~ YWCA Services During COVID-19 ~
While our on-site office location is closed during this pandemic, we will continue to provide services in every other way possible. To learn more about how to access critical services during the COVID-19 pandemic, please visit our regularly updated list of services available here. Thank you!
Frequently Asked Questions:
Does the YWCA Spokane safe shelter only serve women?
YWCA proudly services all people regardless of identified gender. Our safe shelter services people who identify as women but we do have accommodations for men or people who identify as male. Please reach out to us and let us know if you have any special accommodations needed. Our services do not discriminate based on citizenship status, and refugees and undocumented immigrants are welcome to our services as well. We welcome women of all sexualities, religions, socioeconomic statuses, racial and ethnic backgrounds, and ages.
Is there is a cost for services?
No, there is no cost for services.
Does YWCA Spokane serve perpetrators of domestic violence?
No, due to grant restrictions we can only provide services to victims and survivors of intimate partner violence. If you are needing resources for perpetrators, please feel free to call 211 for local resources or you can call our front desk 509-789-9297.
I’m in need of housing resources, how can the YWCA help me?
We have different services available to help victims/survivors navigate the housing system, provide housing referrals and resources and help a survivor discuss their safe housing options. Our housing advocates are available through our 24-hour hotline to assist victims/survivors with their various housing needs. Please call our 24-hour hotline for more information.
What is domestic violence?
Domestic violence is a pattern of behavior in which one person establishes and maintains power and control over another person. Abuse can be physical, mental, emotional, sexual, financial, spiritual, and/or cultural abuse. Victims or perpetrators can be men, women or people who identify as nonbinary.
How can men help end domestic violence?
Men can help end domestic violence by learning about and by participating in conversations with their children, loved ones and peer groups on healthy relationships. You can contact the YWCA for more information on hosting a training for your employer and watch Dr. Jackson Katz’s TED Talk for more information on engaging men in the anti-violence movement.
How do I get a protection order?
We have civil legal advocates here at the YWCA who can help survivors fill out and complete an order of protection. We can also provide support at follow up court hearings and assist survivors with safety planning around the order of protection. Legal advocates have walk-in hours-please call our front desk or legal advocate general line for more information.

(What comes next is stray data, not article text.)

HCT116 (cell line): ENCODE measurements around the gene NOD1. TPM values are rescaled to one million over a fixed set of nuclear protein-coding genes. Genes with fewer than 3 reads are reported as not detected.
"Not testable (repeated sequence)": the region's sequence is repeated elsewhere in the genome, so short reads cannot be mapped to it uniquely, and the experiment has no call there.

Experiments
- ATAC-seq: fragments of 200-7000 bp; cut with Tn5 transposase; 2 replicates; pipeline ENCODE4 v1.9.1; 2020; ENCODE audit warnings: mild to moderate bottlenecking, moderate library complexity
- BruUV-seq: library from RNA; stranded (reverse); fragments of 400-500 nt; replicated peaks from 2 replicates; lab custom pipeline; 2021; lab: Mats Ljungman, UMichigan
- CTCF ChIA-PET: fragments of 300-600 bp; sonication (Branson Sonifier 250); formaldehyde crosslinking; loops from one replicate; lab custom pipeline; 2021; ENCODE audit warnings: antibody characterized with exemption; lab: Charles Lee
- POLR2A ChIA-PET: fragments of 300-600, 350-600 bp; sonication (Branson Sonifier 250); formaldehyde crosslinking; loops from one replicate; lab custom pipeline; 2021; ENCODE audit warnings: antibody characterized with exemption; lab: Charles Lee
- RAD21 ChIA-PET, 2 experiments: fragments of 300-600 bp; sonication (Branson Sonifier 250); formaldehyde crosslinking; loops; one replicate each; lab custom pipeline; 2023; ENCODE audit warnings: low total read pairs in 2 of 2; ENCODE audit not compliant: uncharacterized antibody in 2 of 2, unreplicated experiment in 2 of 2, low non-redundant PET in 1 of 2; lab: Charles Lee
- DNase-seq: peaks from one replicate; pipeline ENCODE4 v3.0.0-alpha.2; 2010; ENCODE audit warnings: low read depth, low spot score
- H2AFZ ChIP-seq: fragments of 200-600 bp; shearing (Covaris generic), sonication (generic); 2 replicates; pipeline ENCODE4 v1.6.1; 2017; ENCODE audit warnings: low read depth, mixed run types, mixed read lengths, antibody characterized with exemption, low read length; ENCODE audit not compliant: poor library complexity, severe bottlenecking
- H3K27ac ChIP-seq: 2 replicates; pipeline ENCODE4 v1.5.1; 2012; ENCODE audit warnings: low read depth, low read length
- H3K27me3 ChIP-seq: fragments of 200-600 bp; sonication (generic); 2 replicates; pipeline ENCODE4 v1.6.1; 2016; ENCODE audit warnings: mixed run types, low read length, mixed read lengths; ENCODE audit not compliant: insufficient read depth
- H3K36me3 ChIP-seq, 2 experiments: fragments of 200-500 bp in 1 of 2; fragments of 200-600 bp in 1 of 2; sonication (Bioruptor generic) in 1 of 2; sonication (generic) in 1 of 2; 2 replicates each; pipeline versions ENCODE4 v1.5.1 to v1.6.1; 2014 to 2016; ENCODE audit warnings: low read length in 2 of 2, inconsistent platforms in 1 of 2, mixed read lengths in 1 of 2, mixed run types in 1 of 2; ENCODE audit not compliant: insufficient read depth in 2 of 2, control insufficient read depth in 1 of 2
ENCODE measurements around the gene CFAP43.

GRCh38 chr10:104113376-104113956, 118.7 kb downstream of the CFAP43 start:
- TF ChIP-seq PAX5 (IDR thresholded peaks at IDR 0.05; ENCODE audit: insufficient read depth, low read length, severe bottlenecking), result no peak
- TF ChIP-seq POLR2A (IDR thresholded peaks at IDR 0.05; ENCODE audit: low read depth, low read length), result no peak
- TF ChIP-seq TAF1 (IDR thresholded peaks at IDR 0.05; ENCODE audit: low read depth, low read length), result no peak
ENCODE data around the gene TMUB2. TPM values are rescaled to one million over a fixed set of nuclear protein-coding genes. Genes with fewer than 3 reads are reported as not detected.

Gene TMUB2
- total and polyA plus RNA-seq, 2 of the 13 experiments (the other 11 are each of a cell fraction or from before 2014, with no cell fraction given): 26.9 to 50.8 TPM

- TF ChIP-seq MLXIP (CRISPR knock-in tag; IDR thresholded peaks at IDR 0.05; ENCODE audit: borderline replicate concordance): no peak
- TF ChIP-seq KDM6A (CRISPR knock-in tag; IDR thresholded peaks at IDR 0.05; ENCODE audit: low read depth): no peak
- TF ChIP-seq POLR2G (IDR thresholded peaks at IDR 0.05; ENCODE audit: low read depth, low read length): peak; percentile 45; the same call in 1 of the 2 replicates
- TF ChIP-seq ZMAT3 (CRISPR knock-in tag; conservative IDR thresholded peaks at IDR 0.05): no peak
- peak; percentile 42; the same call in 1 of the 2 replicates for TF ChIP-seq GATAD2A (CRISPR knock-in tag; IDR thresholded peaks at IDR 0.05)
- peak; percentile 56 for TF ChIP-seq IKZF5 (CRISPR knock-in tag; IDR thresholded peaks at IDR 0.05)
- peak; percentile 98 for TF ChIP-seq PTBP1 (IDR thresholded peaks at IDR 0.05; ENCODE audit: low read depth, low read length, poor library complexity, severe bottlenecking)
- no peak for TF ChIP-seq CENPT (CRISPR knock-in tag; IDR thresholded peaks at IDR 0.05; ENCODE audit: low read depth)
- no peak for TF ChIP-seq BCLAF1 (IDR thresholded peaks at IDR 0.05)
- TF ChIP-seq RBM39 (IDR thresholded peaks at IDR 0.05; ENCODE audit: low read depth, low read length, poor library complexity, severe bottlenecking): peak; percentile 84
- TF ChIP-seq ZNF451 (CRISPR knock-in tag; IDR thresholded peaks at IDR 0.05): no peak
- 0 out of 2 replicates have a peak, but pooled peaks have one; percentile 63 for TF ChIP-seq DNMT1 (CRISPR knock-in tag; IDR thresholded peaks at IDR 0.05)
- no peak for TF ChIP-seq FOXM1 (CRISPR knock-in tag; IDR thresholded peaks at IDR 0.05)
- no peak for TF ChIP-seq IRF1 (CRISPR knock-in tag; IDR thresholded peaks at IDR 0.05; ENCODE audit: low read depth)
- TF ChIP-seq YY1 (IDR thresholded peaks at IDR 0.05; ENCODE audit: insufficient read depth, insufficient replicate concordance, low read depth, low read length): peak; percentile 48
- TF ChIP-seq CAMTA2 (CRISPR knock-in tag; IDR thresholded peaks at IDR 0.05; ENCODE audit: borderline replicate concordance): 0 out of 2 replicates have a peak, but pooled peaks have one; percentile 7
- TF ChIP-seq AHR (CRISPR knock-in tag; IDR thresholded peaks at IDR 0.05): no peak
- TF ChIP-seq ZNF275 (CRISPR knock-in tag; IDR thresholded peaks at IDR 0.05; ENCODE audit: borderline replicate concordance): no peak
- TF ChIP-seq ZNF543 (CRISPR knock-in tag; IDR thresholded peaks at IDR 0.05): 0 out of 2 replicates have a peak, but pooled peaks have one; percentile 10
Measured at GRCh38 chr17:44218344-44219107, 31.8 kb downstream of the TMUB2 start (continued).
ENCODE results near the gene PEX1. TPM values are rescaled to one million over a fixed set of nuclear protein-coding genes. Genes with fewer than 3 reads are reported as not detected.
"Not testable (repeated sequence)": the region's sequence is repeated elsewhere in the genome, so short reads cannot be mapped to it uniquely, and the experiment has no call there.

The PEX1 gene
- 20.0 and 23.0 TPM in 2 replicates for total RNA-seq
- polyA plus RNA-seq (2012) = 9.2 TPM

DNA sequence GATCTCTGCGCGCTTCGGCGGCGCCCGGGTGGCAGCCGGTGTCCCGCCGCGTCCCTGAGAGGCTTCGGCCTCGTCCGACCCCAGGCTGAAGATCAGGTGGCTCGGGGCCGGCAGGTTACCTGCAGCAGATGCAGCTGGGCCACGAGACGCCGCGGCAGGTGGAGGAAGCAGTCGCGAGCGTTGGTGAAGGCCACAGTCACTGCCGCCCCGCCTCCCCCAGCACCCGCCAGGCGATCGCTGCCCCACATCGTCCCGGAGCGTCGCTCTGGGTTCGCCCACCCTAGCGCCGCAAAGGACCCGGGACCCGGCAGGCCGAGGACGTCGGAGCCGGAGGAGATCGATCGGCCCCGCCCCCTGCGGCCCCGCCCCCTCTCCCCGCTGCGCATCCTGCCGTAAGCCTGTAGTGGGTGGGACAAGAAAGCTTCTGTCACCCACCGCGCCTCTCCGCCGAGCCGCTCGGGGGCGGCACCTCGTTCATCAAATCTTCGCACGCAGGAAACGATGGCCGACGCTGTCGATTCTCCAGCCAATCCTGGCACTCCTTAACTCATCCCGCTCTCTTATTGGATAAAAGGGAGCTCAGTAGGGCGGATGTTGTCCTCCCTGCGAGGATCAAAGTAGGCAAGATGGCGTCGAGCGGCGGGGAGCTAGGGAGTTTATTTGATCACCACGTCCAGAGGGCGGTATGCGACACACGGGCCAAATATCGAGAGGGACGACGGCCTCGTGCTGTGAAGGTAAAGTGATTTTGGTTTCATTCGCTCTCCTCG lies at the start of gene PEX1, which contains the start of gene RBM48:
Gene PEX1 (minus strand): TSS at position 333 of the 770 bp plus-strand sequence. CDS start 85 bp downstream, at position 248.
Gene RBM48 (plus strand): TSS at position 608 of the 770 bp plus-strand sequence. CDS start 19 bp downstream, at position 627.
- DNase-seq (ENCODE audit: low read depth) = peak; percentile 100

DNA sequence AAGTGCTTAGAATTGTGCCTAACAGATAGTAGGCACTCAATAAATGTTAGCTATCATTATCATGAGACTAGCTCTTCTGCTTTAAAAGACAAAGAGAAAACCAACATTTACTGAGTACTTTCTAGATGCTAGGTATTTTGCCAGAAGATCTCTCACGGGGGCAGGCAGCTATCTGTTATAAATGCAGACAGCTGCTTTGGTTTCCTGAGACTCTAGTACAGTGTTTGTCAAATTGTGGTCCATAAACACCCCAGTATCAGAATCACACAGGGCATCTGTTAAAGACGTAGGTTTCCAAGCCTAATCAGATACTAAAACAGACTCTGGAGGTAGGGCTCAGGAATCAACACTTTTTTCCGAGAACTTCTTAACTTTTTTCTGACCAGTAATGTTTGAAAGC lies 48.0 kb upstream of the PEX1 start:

How do I get into the therapy program?
The YWCA proudly offers mental health therapy to victims/survivors of intimate partner violence and their children. We encourage all survivors to meet with our advocate counselors first to address basic safety and stability needs and can then place a referral into the mental health program. After a referral is made, a therapist will follow up within 3-4 weeks of the referral. The advocate counselors have a variety of walk-in hours throughout the week as well as appointment times to schedule appointments.
What is an advocates role?
Advocates role at the YWCA is to provide one on one emotional support, safety planning and resource referrals to clients in need of services. Advocates provide education regarding the dynamics of domestic violence and also healthy relationships. Advocates provide a non-judgmental safe space for clients to talk about what’s going on and help find safe options. All crisis line advocates are mandated reporters of child abuse and neglect, threats of suicide and endangerment.
I’ve experienced emotional abuse, but not physical abuse. Can I still come in for services?
Yes, our services are available to all survivors of intimate partner violence regardless of the type of violence a survivor has experienced. Each survivor has their own unique experiences and their own unique set of options. Give our hotline a call or come in for walk-in hours to speak with an advocate. We’re here to help.